Several posts in that thread were deleted because they were "off topic" on the political side. Having been active on another thread that wandered considerably I was compelled to post a "like" when the monitor deleted numerous posts.

Reading further down the thread I soon felt guilty for issuing the "like" when I had not had a chance to read the deleted posts. I also noted that several participants commented that their posts were unfairly targeted. I would like to suggest that monitors consider moving posts to this thread prior to deletion when things get too off topic. I would also like to suggest that members voluntarily self monitor and post here when their messages start to stray.

I admit to having a bias towards this thread having suggested the topic. In reviewing the contents I found post #85 above well worth a read.

I think it is best to leave it at that for now.
 
Last edited:

Derswede

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Pops, many years ago (I was a kid then, getting ready to retire now), a friend was flying his C-3 Aeronca to Oshkosh, told me this tale. Got into a bit of weather, major headwind, and knew he was in trouble when he said he saw horses going faster than the plane. Running low on fuel, he started looking for an airport, then realized that he was not going to get to one. Finally, about out of fuel, he made a slow decent over a large farm. Losing ground at this point, he finally got into the lee side of the large barn there and as he said, did a vertical landing. Farmer had watched the whole thing in awe. Came out, offered to let him put the C-3 into the barn. Next morning, fueled it up from the farm tank and finished his trip. Farmer kept saying, "I Never saw an airplane flying backwards before!" The fun you can have with slow, light airplanes!

Derswede
 

Derswede

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The original ultralight! Steer by sticking your hand out into the slipstream....not that it was going by that fast....! Never got the chance to fly one, also wish I had. At a fly-in down at the old "Wings and Wheels" museum which used to be at Santee/Cooper in South Carolina, an announcer breathlessly told the audience to prepare for a high speed flyby.... As a P-51 and another warbird had just taken off, everyone was expecting those birds. A couple of seconds later, the C-3 appeared and buzzed over the field, with the announcer making comments about the "high speed pass". A wit with the announcer commented in the background that the Model A Ford that was used for "executive transport" had just outrun the C-3. Everyone got a good laugh, and the warbirds got their pass in a couple of minutes later.

Derswede (I miss fly-ins!)
 

Pilot-34

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Pilot-34,

"Automatic transmissions are far more complicated than manual transmissions. "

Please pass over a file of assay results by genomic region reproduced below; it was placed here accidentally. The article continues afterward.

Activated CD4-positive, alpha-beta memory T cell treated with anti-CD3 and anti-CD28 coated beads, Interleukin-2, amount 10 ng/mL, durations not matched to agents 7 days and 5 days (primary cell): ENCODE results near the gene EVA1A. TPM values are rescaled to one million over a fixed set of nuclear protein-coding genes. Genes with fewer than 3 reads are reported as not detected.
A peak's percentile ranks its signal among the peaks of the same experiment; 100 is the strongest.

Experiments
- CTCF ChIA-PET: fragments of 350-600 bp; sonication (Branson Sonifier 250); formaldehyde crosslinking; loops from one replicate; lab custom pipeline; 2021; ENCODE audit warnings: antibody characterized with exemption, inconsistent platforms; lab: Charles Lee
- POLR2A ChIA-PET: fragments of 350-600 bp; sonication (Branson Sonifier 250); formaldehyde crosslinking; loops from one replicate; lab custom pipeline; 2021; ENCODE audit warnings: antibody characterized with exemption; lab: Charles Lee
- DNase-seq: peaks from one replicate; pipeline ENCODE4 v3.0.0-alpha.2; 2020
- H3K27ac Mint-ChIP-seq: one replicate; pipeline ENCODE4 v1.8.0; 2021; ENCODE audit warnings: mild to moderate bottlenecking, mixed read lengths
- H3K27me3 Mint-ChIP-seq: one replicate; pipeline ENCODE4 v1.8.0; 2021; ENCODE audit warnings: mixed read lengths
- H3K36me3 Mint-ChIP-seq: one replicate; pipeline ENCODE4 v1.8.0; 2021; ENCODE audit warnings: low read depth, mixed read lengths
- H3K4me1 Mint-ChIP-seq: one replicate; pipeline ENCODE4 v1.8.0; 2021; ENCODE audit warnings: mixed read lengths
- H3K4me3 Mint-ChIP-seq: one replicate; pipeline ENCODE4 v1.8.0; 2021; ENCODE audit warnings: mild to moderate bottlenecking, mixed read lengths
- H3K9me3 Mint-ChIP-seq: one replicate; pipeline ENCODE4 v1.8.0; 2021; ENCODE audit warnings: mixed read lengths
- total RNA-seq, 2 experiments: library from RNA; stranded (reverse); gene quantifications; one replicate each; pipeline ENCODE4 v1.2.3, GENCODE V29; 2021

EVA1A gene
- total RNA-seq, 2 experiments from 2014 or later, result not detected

Please explain.
Oops sorry I missed this.
In semi trucks they are much more complicated than in cars.
The feature that most often causes trouble is they don’t usually have a position for Park you place them in neutral and then engage the parking brake .
Another feature that can cause trouble may have been a factor in the Colorado truck crash that is some do and some don’t hold in a gear like a manual does. Some free wheel and others will automatically upshift coming down the mountain,There are also different procedures for holding a automatic transmission in gear coming down a mountain.Moreover some automatics have a built-in brake retarder or engine retarder.Some automatics can be forced up in the gears or forced down,Some can be held in gear others can’t. Summer automatics I have a torque converter built-in that acts as a variable deep reduction others do not have a torque converter and are simply computer controlled manual transmissions. Imagine that an automatic transmission but you still have to use the clutch ! Some automatics have two gears some have 20
Now add up all these features in all the different possible combinations and it gets far more complicated than a manual.
Every manual I have ever driven Can be operated the same ,double clutch and shift up before your shift down.
 

TFF

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The Porsche, Ferrari, Lamborghini “automatics” are computer controlled manuals. Early ones had manual clutches but now the computer does it. Solenoids instead of shifter and lever. New C8 corvette is like that too. Porsche 911 had an automatic shifted manual option in the 70s. Early 90s saw a traditional auto but in late 90s saw a return to the manual auto. Now it’s standard equipment.

I would not want to be going down hill in a semi with a regular style auto. Traditional autos have one way sprangs and freewheel. The coast is regulated by a clutch band that brakes the internals of the transmission, gears are freewheeling. Burn that band up and bad day.